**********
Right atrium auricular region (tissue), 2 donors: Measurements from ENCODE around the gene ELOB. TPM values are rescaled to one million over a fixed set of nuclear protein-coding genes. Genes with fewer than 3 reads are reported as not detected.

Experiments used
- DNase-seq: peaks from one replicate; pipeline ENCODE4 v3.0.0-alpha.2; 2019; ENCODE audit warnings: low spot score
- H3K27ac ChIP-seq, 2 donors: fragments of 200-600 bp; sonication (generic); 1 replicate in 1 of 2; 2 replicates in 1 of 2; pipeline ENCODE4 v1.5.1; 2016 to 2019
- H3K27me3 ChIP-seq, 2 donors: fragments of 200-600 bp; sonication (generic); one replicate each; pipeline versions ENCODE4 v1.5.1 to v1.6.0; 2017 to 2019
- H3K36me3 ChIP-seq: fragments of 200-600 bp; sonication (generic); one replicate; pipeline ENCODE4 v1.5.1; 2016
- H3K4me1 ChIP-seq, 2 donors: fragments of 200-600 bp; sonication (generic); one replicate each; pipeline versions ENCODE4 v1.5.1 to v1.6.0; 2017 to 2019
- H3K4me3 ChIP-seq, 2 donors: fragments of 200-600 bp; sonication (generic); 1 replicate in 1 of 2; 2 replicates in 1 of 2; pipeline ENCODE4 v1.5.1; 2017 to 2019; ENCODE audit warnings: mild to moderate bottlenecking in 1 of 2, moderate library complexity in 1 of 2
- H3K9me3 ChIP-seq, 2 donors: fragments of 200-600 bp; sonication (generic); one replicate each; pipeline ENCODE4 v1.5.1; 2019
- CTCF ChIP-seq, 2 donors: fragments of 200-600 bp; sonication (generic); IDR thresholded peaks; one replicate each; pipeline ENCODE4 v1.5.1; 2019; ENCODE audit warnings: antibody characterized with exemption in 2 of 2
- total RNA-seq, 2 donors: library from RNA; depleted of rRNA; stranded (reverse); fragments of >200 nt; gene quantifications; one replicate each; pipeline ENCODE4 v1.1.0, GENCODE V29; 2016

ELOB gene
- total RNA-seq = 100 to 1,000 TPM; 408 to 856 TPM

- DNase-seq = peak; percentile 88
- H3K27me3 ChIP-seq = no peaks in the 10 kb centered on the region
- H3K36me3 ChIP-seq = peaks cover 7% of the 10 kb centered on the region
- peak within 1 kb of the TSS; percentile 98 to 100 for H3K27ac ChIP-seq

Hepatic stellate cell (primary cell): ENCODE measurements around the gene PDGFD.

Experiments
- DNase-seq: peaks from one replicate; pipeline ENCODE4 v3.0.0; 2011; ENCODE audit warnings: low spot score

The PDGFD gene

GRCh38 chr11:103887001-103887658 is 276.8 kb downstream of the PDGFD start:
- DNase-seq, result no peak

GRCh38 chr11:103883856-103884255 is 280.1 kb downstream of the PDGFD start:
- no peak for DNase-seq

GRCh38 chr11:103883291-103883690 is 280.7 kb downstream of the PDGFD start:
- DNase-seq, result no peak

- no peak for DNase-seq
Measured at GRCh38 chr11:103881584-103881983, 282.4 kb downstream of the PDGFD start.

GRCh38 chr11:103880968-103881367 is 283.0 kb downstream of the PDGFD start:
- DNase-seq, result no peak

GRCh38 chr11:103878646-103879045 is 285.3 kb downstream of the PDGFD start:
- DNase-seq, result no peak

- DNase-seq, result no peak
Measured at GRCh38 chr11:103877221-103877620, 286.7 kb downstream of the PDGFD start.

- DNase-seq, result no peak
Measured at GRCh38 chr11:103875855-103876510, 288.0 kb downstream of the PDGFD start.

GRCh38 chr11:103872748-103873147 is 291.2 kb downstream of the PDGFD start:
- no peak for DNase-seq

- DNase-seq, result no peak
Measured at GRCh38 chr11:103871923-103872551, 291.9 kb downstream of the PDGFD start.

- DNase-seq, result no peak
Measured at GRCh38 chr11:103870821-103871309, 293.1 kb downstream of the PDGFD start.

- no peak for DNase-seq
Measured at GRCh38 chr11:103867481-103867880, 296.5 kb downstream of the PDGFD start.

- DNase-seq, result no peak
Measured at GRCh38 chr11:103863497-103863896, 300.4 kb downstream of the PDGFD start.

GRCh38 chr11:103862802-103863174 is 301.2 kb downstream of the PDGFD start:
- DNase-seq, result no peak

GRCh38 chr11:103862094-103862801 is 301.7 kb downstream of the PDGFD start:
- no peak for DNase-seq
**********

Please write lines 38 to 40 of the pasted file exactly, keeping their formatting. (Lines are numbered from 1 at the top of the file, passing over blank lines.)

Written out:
GRCh38 chr11:103872748-103873147 is 291.2 kb downstream of the PDGFD start:
- no peak for DNase-seq

- DNase-seq, result no peak